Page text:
Chu Teh-Chun (1920-2014) Part II

Inspired by Nicolas de Staël’s abstract landscape paintings, Chu abandoned figurative painting and adopted a unique style using bold strokes of colour which evoked Chinese calligraphy. His new style was immediately successful. In 1964, an exhibition of his works at the Carnegie Museum of Art in Pittsburgh brought him international fame. His paintings are now in the permanent collections of more than 50 museums all over the world. Major exhibitions of his work were held at the Shanghai Art Museum in 2005 and Beijing’s National Art Museum of China in 2010.


In 2003, Chu donated an oil painting to the Shanghai Grand Theatre for its fifth anniversary. The painting now decorates the theatre’s central lobby. At the unveiling ceremony, he called the painting his biggest and best work.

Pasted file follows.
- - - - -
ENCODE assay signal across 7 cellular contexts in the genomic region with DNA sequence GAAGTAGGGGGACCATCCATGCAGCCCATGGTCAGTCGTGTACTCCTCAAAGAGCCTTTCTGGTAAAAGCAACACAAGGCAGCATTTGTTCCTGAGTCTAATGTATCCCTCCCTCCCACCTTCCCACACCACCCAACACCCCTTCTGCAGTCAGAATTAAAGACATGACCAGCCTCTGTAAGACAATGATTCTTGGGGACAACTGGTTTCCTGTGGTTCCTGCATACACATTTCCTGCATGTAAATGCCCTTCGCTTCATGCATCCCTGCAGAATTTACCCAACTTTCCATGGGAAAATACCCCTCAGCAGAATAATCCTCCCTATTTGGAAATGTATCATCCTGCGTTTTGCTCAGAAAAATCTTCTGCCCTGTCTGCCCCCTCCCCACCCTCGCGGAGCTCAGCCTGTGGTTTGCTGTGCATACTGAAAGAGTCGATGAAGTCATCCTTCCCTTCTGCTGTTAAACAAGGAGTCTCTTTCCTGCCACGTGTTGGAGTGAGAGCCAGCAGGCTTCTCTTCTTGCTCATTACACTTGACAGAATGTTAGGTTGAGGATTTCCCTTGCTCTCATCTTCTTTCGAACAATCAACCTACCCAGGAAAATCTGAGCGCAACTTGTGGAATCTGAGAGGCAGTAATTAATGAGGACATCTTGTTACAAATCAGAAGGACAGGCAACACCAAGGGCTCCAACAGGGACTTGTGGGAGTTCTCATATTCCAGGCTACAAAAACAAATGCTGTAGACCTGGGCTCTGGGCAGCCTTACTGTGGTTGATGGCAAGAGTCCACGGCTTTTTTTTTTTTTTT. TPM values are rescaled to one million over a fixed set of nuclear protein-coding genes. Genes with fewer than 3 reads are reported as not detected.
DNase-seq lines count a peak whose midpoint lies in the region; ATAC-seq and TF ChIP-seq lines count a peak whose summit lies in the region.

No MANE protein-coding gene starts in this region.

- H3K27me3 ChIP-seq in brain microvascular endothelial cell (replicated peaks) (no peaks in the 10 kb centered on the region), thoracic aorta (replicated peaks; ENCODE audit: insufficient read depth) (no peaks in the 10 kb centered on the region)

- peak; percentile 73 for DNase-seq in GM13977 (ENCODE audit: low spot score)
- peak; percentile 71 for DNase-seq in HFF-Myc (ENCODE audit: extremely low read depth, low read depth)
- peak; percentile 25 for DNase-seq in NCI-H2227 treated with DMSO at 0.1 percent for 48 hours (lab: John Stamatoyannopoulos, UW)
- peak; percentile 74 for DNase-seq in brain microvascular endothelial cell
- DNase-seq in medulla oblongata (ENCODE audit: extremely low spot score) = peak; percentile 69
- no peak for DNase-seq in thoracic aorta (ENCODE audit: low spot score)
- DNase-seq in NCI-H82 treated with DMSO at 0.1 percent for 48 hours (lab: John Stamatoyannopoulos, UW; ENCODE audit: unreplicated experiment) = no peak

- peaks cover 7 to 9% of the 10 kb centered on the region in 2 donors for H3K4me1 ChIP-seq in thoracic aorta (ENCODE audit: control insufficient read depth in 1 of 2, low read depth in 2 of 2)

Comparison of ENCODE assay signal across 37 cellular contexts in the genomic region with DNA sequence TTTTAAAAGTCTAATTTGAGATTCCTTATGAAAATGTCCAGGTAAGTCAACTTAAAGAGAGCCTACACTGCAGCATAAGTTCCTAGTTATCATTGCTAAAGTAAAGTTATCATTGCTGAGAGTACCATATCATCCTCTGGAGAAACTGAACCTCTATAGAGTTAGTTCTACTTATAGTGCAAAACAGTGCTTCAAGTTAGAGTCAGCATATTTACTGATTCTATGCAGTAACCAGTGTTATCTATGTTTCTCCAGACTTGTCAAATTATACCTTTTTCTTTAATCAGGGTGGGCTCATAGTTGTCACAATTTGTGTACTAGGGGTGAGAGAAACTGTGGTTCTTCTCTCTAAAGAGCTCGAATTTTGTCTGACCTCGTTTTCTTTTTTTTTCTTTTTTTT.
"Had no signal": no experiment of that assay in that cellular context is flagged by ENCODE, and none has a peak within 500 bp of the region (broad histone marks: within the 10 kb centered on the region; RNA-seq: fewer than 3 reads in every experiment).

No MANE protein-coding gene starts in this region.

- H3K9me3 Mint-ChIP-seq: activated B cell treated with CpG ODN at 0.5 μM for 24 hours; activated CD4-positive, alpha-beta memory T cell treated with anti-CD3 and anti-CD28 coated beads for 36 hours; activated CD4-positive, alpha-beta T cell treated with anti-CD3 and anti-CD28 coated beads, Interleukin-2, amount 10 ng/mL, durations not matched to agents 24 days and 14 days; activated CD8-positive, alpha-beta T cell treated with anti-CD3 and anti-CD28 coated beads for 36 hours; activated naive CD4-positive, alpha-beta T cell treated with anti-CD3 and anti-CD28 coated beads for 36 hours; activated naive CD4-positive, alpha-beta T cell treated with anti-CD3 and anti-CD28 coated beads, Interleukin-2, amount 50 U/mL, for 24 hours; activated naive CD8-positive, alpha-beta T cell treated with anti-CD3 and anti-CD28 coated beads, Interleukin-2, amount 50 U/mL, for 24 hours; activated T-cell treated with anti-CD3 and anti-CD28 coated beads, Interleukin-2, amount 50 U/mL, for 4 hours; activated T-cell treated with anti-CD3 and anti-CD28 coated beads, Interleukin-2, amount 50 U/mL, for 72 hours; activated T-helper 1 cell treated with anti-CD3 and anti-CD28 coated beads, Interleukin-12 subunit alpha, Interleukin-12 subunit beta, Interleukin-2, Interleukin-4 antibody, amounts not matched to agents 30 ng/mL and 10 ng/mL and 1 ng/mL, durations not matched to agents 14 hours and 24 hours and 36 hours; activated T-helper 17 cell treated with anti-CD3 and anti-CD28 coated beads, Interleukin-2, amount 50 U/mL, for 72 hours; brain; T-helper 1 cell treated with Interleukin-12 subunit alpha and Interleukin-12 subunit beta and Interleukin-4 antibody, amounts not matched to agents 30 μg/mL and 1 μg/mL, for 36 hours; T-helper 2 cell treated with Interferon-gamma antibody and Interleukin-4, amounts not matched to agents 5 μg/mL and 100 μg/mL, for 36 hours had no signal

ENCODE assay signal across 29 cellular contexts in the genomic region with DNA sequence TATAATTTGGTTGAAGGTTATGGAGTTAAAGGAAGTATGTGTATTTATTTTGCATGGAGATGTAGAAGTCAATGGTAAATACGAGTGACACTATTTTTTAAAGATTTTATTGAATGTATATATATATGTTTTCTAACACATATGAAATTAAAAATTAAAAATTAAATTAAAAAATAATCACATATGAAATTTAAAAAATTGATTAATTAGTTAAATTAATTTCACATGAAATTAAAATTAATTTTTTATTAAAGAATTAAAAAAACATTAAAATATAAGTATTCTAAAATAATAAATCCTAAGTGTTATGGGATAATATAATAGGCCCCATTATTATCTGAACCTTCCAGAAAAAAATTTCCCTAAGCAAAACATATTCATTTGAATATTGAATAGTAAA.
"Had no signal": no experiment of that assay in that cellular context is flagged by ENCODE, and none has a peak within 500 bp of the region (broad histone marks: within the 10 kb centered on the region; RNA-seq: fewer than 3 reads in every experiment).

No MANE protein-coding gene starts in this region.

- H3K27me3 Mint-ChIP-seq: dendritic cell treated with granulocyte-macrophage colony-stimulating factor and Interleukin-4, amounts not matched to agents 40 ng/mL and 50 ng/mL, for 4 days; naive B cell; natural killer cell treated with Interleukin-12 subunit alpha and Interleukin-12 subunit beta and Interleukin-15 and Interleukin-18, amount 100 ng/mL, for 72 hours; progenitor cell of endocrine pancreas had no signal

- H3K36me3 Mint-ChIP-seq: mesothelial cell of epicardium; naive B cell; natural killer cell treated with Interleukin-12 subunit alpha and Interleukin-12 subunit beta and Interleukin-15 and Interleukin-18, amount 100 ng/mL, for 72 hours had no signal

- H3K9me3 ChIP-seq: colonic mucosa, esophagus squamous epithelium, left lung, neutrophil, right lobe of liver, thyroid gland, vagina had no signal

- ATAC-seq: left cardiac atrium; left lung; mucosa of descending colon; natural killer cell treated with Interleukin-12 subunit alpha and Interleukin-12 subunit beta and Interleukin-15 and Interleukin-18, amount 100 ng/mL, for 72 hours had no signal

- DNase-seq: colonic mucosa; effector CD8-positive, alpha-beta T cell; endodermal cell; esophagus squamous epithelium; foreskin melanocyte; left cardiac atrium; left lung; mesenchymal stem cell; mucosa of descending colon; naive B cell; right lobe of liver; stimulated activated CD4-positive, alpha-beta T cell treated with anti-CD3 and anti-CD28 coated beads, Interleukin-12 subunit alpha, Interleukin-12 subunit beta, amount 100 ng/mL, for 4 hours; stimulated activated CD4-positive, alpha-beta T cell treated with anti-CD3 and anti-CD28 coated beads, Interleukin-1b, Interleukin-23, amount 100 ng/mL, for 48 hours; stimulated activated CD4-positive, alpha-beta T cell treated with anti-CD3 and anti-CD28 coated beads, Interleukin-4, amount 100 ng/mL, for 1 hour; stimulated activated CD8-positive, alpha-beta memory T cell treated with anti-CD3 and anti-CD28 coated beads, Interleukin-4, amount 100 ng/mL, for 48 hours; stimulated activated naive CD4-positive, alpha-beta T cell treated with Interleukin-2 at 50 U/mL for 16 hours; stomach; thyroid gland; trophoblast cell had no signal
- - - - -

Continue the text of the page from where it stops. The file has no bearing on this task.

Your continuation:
In November 2013, an untitled oil on canvas diptych painted by Chu in 1963 was sold for HKD 70.7 million (around USD 9.1 million) at an auction in Hong Kong, setting his personal record. Chu’s previous record was another diptych entitled “La Foret Blanche II”, which was sold at auction in 2012 for HKD 60 million, or around USD 7.7 million.

According to the Hurun Art List, the total value of Chu’s artworks sold in 2013 at public auction was USD 65 million, ranking third among all living Chinese artists, behind only Zeng Fanzhi and Fan Zeng.

On 26 March 2014, Chu Teh-Chun died in Paris at age 93, closely following the deaths of his friends and fellow modern artists Wu Guanzhong in 2010 and Zao Wou-Ki in 2013.

See the beginning of this article in part I



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